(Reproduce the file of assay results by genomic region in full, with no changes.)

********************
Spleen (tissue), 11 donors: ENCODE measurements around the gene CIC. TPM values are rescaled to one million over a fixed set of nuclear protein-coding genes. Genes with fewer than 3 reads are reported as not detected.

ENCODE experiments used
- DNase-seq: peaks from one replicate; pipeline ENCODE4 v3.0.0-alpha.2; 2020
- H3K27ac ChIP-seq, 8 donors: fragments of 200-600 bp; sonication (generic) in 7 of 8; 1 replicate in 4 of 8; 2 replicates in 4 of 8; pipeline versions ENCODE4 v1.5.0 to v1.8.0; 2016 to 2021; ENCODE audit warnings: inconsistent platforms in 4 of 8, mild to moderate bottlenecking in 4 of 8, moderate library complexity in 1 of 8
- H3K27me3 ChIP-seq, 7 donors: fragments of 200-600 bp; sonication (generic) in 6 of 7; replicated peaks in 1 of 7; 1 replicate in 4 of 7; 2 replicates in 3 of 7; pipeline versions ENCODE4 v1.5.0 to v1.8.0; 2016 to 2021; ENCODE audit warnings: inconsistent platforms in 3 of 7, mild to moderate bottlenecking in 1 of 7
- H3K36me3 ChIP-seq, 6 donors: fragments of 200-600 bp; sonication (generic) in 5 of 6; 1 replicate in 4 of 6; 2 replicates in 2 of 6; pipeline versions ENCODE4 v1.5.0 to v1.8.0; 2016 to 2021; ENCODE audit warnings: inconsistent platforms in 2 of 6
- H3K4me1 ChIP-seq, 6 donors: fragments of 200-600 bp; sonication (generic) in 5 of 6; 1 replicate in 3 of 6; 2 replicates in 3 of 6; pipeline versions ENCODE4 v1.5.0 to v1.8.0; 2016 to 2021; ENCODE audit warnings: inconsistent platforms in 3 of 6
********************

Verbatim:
Spleen (tissue), 11 donors: ENCODE measurements around the gene CIC. TPM values are rescaled to one million over a fixed set of nuclear protein-coding genes. Genes with fewer than 3 reads are reported as not detected.

ENCODE experiments used
- DNase-seq: peaks from one replicate; pipeline ENCODE4 v3.0.0-alpha.2; 2020
- H3K27ac ChIP-seq, 8 donors: fragments of 200-600 bp; sonication (generic) in 7 of 8; 1 replicate in 4 of 8; 2 replicates in 4 of 8; pipeline versions ENCODE4 v1.5.0 to v1.8.0; 2016 to 2021; ENCODE audit warnings: inconsistent platforms in 4 of 8, mild to moderate bottlenecking in 4 of 8, moderate library complexity in 1 of 8
- H3K27me3 ChIP-seq, 7 donors: fragments of 200-600 bp; sonication (generic) in 6 of 7; replicated peaks in 1 of 7; 1 replicate in 4 of 7; 2 replicates in 3 of 7; pipeline versions ENCODE4 v1.5.0 to v1.8.0; 2016 to 2021; ENCODE audit warnings: inconsistent platforms in 3 of 7, mild to moderate bottlenecking in 1 of 7
- H3K36me3 ChIP-seq, 6 donors: fragments of 200-600 bp; sonication (generic) in 5 of 6; 1 replicate in 4 of 6; 2 replicates in 2 of 6; pipeline versions ENCODE4 v1.5.0 to v1.8.0; 2016 to 2021; ENCODE audit warnings: inconsistent platforms in 2 of 6
- H3K4me1 ChIP-seq, 6 donors: fragments of 200-600 bp; sonication (generic) in 5 of 6; 1 replicate in 3 of 6; 2 replicates in 3 of 6; pipeline versions ENCODE4 v1.5.0 to v1.8.0; 2016 to 2021; ENCODE audit warnings: inconsistent platforms in 3 of 6